Traditionally young people have tended to vote for left of centre parties. However, a worrying trend which was also present in the 2024 European Parliamentary elections is the growing support amongst young people for the far right. In France, a poll conducted just before the election revealed that 32 percent of 18 to 25-year-olds said they would vote for the NR.

Likewise in Poland, exit polls showed that the far-right Confederation was the most popular choice with voters aged 18-29, polling at 31 percent of the vote. A similar picture can be seen in Belgium where the Flemish far right VB party is winning support amongst young men (aged 18-27), nearly 32 percent said they would vote VB.

Defining the far-right

During the election BBC reporters have described far-right parties as either “hard right” or “extreme right”. This does not provide an adequate explanation of their historical roots, ideology, or political practice.

We now find ourselves in the bizarre position where the European Commission President, Ursula von der Leyen, only labels the ID as far-right. In her view the ECR is described as conservative grouping, despite the fact that the grouping is headed by the Brothers of Italy and contains PiS and Vox MEPs.

The danger of Leyen ignoring the political make-up of the group is that downplays the size of the far-right in the parliament and also mainstreams them. In this article, we have used the term far right, but if we are going to better understand these parties, we need to be more precise with our terminology.

The first far-right formations in the European Parliament are the right-wing populists, these include Fidesz and the PiS. Outside of the European Parliament you could include Donald Trump and Nigel Farage.

Then there are those that could be described as post-classical fascist parties such as the Brothers of Italy, RN and the SD. These formations have similar political features as their populist parties, both campaign against migrants, Muslims, and elites and both formations are ultra-nationalistic to their core. Also, when in power they are authoritarian and promote the idea of the strong leader.

However, there are important differences. Cas Mudde has played a key role in developing a conceptual framework to define right-wing populism. He argues that it combines nativism, authoritarianism and populism.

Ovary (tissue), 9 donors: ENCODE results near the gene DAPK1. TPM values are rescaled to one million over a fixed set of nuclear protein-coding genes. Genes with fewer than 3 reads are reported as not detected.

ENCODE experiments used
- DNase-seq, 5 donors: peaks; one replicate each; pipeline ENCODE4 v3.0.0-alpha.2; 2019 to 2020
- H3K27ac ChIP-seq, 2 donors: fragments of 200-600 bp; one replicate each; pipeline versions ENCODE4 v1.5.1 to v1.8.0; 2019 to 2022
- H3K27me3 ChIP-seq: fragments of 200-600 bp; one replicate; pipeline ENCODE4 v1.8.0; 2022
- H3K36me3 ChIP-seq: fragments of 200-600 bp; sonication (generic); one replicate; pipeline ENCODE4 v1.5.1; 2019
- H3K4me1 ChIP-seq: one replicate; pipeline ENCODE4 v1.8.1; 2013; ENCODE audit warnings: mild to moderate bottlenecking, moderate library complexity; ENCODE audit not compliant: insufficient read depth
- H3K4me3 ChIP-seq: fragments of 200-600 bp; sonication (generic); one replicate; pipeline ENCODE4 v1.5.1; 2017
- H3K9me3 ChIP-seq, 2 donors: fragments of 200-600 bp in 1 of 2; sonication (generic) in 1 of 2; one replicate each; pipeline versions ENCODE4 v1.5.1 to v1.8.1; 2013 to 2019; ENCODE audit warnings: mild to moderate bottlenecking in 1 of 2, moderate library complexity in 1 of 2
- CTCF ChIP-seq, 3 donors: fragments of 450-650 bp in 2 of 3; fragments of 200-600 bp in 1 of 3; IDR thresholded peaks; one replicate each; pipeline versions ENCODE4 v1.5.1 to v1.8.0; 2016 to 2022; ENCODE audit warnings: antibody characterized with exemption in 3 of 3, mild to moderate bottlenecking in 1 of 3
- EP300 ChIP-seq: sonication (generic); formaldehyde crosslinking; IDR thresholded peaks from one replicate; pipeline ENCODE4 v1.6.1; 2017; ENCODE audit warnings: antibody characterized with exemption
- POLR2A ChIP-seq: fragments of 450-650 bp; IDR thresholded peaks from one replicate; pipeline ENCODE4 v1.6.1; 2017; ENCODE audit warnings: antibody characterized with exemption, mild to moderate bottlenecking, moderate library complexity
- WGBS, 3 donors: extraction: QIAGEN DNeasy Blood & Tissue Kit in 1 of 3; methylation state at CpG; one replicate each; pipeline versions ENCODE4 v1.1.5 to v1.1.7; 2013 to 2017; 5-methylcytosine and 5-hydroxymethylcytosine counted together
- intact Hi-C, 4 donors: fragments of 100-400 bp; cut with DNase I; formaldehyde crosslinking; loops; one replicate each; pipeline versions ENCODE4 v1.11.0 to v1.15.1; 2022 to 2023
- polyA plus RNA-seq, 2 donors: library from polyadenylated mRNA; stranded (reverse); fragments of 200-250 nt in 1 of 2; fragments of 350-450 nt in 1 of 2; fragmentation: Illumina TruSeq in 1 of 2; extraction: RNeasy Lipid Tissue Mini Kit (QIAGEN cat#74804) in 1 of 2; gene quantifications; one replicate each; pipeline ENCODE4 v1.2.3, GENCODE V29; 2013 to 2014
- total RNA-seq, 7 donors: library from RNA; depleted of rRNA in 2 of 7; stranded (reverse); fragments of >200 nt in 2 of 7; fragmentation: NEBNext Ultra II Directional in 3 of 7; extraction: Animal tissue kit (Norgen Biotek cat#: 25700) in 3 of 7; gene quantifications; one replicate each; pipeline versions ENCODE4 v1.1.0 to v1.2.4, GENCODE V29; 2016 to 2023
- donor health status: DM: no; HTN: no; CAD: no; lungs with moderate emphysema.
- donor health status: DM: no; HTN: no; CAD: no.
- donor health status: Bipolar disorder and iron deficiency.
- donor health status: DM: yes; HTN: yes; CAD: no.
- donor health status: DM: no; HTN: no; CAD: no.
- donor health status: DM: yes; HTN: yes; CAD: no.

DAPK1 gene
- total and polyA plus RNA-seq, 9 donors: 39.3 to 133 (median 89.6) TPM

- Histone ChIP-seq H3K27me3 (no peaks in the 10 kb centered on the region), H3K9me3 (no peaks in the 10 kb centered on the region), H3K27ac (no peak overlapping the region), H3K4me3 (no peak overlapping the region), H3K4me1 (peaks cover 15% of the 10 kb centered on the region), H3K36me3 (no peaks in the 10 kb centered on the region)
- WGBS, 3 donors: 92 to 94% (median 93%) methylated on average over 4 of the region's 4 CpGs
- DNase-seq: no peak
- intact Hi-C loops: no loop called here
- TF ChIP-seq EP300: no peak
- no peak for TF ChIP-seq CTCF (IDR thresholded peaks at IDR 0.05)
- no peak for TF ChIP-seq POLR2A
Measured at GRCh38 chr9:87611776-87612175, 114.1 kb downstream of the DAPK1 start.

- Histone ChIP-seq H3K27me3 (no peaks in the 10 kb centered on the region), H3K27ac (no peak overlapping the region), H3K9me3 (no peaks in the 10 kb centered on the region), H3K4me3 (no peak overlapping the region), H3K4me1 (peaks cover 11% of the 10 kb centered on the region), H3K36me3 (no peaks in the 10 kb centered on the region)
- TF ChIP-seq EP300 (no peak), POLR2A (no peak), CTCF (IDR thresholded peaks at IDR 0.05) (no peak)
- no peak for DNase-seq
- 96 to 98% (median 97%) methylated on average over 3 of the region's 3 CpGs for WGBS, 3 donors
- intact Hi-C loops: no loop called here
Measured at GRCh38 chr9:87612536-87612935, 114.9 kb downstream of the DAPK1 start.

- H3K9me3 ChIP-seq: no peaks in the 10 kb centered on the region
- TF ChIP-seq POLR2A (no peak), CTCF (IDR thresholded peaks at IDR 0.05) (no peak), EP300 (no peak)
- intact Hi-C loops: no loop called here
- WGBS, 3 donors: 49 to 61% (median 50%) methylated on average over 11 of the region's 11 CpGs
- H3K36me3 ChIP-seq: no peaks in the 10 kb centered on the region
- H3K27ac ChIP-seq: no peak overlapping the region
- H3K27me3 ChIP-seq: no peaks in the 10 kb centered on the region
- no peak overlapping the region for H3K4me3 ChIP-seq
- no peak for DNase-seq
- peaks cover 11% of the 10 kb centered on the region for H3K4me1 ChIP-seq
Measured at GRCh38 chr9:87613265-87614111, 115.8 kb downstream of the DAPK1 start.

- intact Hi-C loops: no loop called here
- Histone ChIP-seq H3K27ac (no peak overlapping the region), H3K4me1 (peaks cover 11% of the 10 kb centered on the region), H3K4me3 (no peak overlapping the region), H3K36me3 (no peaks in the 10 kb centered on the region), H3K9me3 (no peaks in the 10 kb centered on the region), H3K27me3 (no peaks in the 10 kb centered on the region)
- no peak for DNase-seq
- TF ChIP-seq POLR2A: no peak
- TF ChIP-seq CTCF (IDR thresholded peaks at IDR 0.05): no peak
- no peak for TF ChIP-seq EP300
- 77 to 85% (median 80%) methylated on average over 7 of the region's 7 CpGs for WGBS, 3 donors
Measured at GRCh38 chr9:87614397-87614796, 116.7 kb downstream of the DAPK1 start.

Academics Roger Eatwell and Mathew Goodwin focus primarily on a demand-side explanation to define right-wing populism, which they call the “Four D’s”. They are (1) “Distrust” of liberal democracy and elites: (2) “Destruction” the loss of national identity; (3) “Deprivation” the belief that inequality is growing, and the indigenous population is being left behind; and (4) “De-alignment” the weakening of the bonds between people and the traditional parties.

Post-classical fascist parties differ from their populist friends in several ways. They have ideological/historical links with previous fascist parties.

Secondly, in a search for electoral success they have undergone a process of “modernisation”. Le Pen and her father were the architects of this strategy. It involved cleaning up the party’s public image, dropping aggressive anti-capitalist rhetoric, and toning down its racism and antisemitism and instead promoting the ideas of nation rather than race.

Finally, powerful electoral machines replaced the street thugs. Two things are worth noting, the modernisation strategy undertaken by all post classical fascist parties has both created internal tensions and splits and their past adherence to fascism haunts their electoral campaigns.